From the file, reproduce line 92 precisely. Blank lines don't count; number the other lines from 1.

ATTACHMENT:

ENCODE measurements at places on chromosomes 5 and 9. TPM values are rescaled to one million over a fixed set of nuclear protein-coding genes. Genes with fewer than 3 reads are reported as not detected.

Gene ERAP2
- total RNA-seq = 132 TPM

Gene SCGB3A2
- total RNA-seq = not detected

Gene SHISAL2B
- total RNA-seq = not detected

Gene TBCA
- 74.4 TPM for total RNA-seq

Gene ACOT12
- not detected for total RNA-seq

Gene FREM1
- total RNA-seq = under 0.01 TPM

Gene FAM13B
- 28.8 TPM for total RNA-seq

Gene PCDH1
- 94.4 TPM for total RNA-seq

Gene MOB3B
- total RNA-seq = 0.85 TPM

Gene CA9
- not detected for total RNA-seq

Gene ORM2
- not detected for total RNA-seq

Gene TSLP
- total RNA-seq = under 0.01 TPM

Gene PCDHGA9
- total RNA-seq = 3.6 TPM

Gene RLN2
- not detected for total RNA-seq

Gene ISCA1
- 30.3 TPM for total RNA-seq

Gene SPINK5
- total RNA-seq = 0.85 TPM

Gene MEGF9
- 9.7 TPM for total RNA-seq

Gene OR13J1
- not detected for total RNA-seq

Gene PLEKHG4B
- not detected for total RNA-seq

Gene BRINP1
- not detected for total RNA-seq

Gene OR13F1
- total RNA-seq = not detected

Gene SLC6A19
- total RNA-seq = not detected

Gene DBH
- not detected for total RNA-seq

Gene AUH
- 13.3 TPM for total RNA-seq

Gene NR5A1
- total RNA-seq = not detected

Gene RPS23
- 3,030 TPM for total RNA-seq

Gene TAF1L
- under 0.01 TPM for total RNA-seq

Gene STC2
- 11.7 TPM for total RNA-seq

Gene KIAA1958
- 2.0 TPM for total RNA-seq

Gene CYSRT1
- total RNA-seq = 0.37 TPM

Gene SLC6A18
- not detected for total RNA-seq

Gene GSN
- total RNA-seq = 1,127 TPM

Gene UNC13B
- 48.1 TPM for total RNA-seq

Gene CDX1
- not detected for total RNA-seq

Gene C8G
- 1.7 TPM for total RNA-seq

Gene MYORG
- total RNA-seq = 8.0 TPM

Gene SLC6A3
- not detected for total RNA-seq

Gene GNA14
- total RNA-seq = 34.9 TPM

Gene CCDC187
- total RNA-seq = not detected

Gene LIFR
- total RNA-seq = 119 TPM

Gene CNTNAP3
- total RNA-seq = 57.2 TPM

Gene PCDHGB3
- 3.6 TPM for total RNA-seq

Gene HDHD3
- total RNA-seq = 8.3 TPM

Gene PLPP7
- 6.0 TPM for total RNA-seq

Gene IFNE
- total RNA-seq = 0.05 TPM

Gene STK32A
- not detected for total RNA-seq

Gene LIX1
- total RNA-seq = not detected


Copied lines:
Gene STK32A